Recent News

John Wilkerson, Department Chair
Social scientists, including political scientists, study the world seeking to develop general lessons about institutions and behavior. These theories are intended to help society better understand and navigate a complex world. The main focus of our classes is to share and discuss leading theories of politics and the evidence for them.  In my U.S. Congress class, much of the focus is on theories that explain why the institution has such difficulty responding to visible societal problems. This exercise can be disheartening, so I frequently conclude by noting that “nothing is impossible in... Read more
On the Forbes web site, Prof. Aseem Prakash and Prof. Nives Dolšak state that implementing strict methods to prevent the CoronaVirus such as social distancing and lockdowns would cause an enormous depression to the economy of the United States.... Read more
UW Seattle Political Science Department has two faculty and a Ph.D. graduate publishing articles in quarterly peer-reviewed academic journal American Political Science Review: Jacob Grumbach, Race and Representation in Campaign Finance... Read more
What was the "Viking cradle of democracy"? How did Scandinavians before the modern era settle disputes? They had "tings". Take in this history lesson from UW Seattle Political Science Candidate Ellen Ahlness. Regional council assemblies called "tings" parlayed justice and settled disputes in the Viking Age. But they were not just regional. They were local, then regional and up to provincial and national. Read about this fascinating part of history that still resounds today in Scandinavian local and regional elections, as well as learn the origin of a... Read more
While Bernie Sanders says he wants "democratic socialism," what does that mean?, asks political science Prof. Victor Menaldo. For Sanders he holds up Nordic states like Sweden as examples of successful democracies and a well funded welfare state. Prof. Menaldo reminds that Sweden is not a democratic socialist state but very capitalist. Prof. Menaldo states that Sweden has a high standard of living but does it with a free market that is capitalist and a "social democracy" but uses the successful capitalist model to distribute assets alleviating poverty and still having a large middle class.... Read more
"The most effective way to mobilize African Americans, according to a survey, is appealing to race, not class." Prof. Christopher Parker and colleague Prof. Christopher Towler (CalState Sacramento and Ph.D. from UW Political Science) open with this warning and proceed to layout why Senator Bernie Sanders is now having trouble trying to get the Democratic nomination. The recent Super Tuesday revealed a clear lack of support from African Americans, a section of the voting population that any Democratic... Read more
Political Science Professor and Chair John Wilkerson's Legislative Explorer (LegEx) has been featured by UW News. This new data visualization tool helps voters and others curious to visually explore the lawmaking process. Prof. Wilkerson created the web site and tool along with undergraduate Rohnin Randles. "The site taps into data from LEG-TECH, the Washington State Legislature’s Legislative Service Center. Each night, a new batch of data is pulled and used to update the database running the visualization, to keep the site as current as possible.'LegEx doesn’t capture everything the... Read more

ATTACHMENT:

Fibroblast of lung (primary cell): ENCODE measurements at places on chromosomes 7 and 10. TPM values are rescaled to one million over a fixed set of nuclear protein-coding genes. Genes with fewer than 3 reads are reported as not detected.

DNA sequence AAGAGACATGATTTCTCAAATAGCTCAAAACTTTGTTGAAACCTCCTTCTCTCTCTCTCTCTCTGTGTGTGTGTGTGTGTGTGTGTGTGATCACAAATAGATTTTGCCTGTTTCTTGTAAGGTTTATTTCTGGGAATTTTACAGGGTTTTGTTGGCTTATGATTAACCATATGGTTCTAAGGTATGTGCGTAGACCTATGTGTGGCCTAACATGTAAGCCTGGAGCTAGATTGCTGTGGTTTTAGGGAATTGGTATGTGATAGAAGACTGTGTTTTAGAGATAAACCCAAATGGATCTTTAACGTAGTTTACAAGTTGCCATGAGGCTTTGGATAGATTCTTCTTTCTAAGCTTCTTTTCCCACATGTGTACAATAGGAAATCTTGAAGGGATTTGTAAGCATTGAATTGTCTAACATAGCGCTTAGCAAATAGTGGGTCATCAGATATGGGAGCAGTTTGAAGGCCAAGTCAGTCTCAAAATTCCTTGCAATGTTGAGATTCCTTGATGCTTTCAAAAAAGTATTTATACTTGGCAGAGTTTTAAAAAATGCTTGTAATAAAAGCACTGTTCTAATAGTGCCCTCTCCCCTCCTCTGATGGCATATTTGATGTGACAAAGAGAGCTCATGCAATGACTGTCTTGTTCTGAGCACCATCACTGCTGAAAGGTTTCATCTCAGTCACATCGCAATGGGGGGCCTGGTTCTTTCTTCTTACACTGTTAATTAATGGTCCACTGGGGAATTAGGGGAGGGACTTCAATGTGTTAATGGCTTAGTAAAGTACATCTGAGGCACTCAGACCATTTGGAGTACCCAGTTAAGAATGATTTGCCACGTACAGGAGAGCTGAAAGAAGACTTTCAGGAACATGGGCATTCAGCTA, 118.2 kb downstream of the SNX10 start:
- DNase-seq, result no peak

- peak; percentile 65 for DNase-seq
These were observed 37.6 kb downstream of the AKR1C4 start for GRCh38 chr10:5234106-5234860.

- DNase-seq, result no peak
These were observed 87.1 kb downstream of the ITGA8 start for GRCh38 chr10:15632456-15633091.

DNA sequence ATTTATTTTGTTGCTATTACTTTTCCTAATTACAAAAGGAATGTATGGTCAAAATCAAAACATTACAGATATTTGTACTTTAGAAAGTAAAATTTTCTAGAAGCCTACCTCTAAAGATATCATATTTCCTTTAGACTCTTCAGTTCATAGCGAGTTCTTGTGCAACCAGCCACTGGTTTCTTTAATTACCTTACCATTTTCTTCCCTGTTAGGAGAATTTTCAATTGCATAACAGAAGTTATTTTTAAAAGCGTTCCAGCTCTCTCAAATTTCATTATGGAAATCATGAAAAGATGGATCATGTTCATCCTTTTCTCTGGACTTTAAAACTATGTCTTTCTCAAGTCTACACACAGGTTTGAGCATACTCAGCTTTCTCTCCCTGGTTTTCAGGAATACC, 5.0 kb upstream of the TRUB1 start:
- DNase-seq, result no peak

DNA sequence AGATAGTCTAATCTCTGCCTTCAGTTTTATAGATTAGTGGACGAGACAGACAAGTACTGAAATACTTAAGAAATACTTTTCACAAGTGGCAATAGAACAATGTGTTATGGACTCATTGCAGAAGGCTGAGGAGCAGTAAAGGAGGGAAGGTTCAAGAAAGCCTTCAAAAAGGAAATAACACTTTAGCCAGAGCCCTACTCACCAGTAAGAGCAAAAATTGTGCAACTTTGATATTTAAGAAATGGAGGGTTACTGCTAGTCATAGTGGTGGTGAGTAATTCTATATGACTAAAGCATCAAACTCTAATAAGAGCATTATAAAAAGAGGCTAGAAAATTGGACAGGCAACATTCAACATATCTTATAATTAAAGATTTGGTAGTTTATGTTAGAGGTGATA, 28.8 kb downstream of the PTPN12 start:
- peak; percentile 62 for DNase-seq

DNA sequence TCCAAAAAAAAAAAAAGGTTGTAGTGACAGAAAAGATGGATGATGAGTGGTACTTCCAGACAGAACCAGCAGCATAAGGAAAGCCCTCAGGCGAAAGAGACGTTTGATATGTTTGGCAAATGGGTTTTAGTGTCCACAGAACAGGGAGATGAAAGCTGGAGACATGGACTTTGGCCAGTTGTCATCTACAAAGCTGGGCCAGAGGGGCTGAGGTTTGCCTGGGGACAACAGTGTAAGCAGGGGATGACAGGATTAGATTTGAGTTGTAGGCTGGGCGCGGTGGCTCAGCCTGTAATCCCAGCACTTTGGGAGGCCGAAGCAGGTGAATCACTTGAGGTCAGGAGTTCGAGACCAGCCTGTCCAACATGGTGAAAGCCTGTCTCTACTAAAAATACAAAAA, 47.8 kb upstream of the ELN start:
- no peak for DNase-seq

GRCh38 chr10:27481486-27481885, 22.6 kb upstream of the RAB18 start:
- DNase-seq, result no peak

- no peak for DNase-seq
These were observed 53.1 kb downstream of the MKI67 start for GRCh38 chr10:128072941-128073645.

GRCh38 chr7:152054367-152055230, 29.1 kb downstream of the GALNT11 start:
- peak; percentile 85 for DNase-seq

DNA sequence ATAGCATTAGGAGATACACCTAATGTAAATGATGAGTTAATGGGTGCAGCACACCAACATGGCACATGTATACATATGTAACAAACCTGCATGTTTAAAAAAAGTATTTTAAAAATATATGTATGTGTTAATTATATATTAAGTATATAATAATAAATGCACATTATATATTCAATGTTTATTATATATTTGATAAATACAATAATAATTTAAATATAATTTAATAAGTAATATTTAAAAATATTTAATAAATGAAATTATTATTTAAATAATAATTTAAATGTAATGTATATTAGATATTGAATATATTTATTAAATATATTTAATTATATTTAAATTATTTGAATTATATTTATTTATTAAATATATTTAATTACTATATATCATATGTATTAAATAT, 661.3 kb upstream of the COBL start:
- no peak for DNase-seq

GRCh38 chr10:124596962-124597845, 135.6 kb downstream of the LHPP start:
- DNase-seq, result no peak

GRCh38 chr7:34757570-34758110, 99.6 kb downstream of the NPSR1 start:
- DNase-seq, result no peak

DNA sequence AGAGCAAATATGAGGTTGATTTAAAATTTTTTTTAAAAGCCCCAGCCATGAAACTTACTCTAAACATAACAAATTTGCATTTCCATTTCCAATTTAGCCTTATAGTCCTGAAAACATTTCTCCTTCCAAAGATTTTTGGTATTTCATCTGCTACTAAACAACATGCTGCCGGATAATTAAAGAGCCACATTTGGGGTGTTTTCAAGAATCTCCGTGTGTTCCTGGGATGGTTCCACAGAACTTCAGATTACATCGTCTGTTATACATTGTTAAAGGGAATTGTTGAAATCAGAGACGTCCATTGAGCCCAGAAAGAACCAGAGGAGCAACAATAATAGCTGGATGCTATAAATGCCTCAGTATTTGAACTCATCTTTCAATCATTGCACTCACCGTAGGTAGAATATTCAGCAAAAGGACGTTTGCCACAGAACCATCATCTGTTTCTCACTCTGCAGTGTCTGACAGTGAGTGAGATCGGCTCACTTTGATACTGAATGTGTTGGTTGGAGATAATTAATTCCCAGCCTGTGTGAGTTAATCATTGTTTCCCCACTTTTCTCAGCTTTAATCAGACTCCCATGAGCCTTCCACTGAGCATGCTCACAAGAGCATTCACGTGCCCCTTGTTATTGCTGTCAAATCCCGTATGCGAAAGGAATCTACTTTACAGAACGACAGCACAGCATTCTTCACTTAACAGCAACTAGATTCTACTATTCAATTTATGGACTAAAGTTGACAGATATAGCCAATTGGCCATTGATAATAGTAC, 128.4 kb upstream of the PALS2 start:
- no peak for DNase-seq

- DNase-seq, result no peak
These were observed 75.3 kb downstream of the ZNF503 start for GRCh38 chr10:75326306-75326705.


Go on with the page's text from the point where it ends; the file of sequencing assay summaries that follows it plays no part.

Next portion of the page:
How can nonprofits recover after a scandal? Profs. Aseem Prakash and Nives Dolšak have found this question relevant to what Oxfam and Save the Children experienced in highly publicized harrassment and exploitation scandals in recent years. After Oxfam and Save the Children's problems were exposed, celebrities and donors severed ties and finances suffered. Scandals can also affect unrelated but similar-in-mission nonprofits, some seeing less support after the big splash of news for well known organizations. Profs. Prakash and Dolšak used Twitter to research approval ratings of nonprofit... Read more
The results of the 2016 presidential vote did not surprise everyone. UW political science Prof. Christopher Parker was one not surprised. His research told him that the Trump campaign could mobilize a lot of support from the recent Tea Party sentiment. How does this affect the 2020 election? Prof. Parker cites empirical evidence that black voters "...who believed Trump was an existential threat to the country were far more likely to say they would turn out than black voters who didn’t believe Trump is an existential threat." For the full read please... Read more
In an article written by Anthony Gill, a Political Science Professor at the University of Washington Seattle, he focused on tackling the idea that students have that they might not do as great as their parents did career wise, and he used an experiment from one of his classes to make his point. The experiment was about trade, and he assigned the class to start a trade with just a paperclip, The end product would be getting a $75 gift card after meeting all the requirements. The main goal of Prof. Gill was to show his students how easy it can be to make gains from trade, and that there are... Read more

Pages